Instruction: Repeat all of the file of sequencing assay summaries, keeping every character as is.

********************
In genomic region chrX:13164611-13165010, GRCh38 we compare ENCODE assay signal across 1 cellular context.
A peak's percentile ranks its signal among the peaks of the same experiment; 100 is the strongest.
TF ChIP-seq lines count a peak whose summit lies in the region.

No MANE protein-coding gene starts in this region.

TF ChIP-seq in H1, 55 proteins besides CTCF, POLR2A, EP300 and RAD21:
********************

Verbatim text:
In genomic region chrX:13164611-13165010, GRCh38 we compare ENCODE assay signal across 1 cellular context.
A peak's percentile ranks its signal among the peaks of the same experiment; 100 is the strongest.
TF ChIP-seq lines count a peak whose summit lies in the region.

No MANE protein-coding gene starts in this region.

TF ChIP-seq in H1, 55 proteins besides CTCF, POLR2A, EP300 and RAD21: